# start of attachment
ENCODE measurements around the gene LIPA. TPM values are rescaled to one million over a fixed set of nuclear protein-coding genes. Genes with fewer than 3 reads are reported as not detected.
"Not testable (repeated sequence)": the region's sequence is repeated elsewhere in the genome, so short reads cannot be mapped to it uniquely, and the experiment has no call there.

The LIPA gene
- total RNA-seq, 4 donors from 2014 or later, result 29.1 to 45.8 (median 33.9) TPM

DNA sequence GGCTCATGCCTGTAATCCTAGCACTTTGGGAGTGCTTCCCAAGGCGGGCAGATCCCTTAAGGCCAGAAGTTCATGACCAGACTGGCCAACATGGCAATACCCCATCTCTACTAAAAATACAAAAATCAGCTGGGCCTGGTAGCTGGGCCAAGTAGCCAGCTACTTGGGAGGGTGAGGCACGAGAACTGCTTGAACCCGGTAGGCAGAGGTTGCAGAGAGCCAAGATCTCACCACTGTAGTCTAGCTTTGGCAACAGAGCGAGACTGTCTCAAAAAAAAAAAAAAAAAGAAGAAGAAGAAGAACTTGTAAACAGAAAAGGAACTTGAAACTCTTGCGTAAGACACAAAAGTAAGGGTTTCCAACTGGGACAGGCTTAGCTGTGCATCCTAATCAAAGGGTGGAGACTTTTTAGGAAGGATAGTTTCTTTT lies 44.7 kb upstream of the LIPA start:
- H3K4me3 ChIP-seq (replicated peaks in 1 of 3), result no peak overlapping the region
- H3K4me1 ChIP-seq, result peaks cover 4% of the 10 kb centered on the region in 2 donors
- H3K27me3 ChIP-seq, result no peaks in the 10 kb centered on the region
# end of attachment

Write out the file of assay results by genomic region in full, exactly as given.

ENCODE measurements around the gene LIPA. TPM values are rescaled to one million over a fixed set of nuclear protein-coding genes. Genes with fewer than 3 reads are reported as not detected.
"Not testable (repeated sequence)": the region's sequence is repeated elsewhere in the genome, so short reads cannot be mapped to it uniquely, and the experiment has no call there.

The LIPA gene
- total RNA-seq, 4 donors from 2014 or later, result 29.1 to 45.8 (median 33.9) TPM

DNA sequence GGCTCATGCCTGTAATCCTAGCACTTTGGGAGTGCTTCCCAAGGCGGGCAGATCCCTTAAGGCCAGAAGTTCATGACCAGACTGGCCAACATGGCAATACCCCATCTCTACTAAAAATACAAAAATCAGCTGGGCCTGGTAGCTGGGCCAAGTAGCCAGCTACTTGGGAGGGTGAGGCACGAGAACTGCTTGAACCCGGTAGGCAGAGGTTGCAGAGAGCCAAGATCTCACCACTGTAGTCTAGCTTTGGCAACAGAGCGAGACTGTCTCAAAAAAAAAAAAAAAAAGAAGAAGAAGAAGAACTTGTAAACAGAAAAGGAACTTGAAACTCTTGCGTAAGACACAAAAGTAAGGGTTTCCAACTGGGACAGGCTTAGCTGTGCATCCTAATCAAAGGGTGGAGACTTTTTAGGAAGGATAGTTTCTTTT lies 44.7 kb upstream of the LIPA start:
- H3K4me3 ChIP-seq (replicated peaks in 1 of 3), result no peak overlapping the region
- H3K4me1 ChIP-seq, result peaks cover 4% of the 10 kb centered on the region in 2 donors
- H3K27me3 ChIP-seq, result no peaks in the 10 kb centered on the region